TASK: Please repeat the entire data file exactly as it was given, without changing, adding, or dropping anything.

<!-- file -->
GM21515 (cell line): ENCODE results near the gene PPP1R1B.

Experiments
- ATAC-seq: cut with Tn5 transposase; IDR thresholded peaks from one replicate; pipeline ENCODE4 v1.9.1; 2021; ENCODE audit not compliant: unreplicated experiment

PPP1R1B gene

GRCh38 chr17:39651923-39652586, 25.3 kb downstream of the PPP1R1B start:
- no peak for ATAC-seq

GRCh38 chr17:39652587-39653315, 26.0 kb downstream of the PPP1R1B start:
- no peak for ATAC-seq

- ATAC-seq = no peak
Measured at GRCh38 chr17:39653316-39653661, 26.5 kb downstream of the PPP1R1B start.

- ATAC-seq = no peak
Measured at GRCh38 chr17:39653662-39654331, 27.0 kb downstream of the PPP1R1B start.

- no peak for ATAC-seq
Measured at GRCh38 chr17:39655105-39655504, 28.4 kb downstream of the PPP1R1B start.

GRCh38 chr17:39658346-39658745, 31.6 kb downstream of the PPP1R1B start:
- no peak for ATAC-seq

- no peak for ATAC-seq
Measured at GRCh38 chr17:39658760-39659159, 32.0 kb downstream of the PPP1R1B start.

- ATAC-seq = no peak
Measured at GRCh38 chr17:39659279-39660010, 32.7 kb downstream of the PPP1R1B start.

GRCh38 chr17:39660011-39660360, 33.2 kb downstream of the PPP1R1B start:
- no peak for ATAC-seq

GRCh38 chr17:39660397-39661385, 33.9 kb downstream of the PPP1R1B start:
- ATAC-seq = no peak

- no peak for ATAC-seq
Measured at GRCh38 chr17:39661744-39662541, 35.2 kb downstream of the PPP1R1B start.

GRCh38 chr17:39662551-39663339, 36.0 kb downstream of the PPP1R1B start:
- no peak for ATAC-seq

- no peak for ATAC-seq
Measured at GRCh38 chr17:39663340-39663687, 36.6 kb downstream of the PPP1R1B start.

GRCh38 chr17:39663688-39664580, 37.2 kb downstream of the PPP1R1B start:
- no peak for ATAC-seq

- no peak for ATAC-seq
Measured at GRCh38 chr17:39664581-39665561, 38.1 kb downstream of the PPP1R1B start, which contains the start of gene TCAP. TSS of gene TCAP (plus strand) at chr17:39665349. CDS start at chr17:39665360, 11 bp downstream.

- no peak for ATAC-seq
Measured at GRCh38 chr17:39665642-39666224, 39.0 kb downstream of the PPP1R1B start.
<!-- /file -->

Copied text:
GM21515 (cell line): ENCODE results near the gene PPP1R1B.

Experiments
- ATAC-seq: cut with Tn5 transposase; IDR thresholded peaks from one replicate; pipeline ENCODE4 v1.9.1; 2021; ENCODE audit not compliant: unreplicated experiment

PPP1R1B gene

GRCh38 chr17:39651923-39652586, 25.3 kb downstream of the PPP1R1B start:
- no peak for ATAC-seq

GRCh38 chr17:39652587-39653315, 26.0 kb downstream of the PPP1R1B start:
- no peak for ATAC-seq

- ATAC-seq = no peak
Measured at GRCh38 chr17:39653316-39653661, 26.5 kb downstream of the PPP1R1B start.

- ATAC-seq = no peak
Measured at GRCh38 chr17:39653662-39654331, 27.0 kb downstream of the PPP1R1B start.

- no peak for ATAC-seq
Measured at GRCh38 chr17:39655105-39655504, 28.4 kb downstream of the PPP1R1B start.

GRCh38 chr17:39658346-39658745, 31.6 kb downstream of the PPP1R1B start:
- no peak for ATAC-seq

- no peak for ATAC-seq
Measured at GRCh38 chr17:39658760-39659159, 32.0 kb downstream of the PPP1R1B start.

- ATAC-seq = no peak
Measured at GRCh38 chr17:39659279-39660010, 32.7 kb downstream of the PPP1R1B start.

GRCh38 chr17:39660011-39660360, 33.2 kb downstream of the PPP1R1B start:
- no peak for ATAC-seq

GRCh38 chr17:39660397-39661385, 33.9 kb downstream of the PPP1R1B start:
- ATAC-seq = no peak

- no peak for ATAC-seq
Measured at GRCh38 chr17:39661744-39662541, 35.2 kb downstream of the PPP1R1B start.

GRCh38 chr17:39662551-39663339, 36.0 kb downstream of the PPP1R1B start:
- no peak for ATAC-seq

- no peak for ATAC-seq
Measured at GRCh38 chr17:39663340-39663687, 36.6 kb downstream of the PPP1R1B start.

GRCh38 chr17:39663688-39664580, 37.2 kb downstream of the PPP1R1B start:
- no peak for ATAC-seq

- no peak for ATAC-seq
Measured at GRCh38 chr17:39664581-39665561, 38.1 kb downstream of the PPP1R1B start, which contains the start of gene TCAP. TSS of gene TCAP (plus strand) at chr17:39665349. CDS start at chr17:39665360, 11 bp downstream.

- no peak for ATAC-seq
Measured at GRCh38 chr17:39665642-39666224, 39.0 kb downstream of the PPP1R1B start.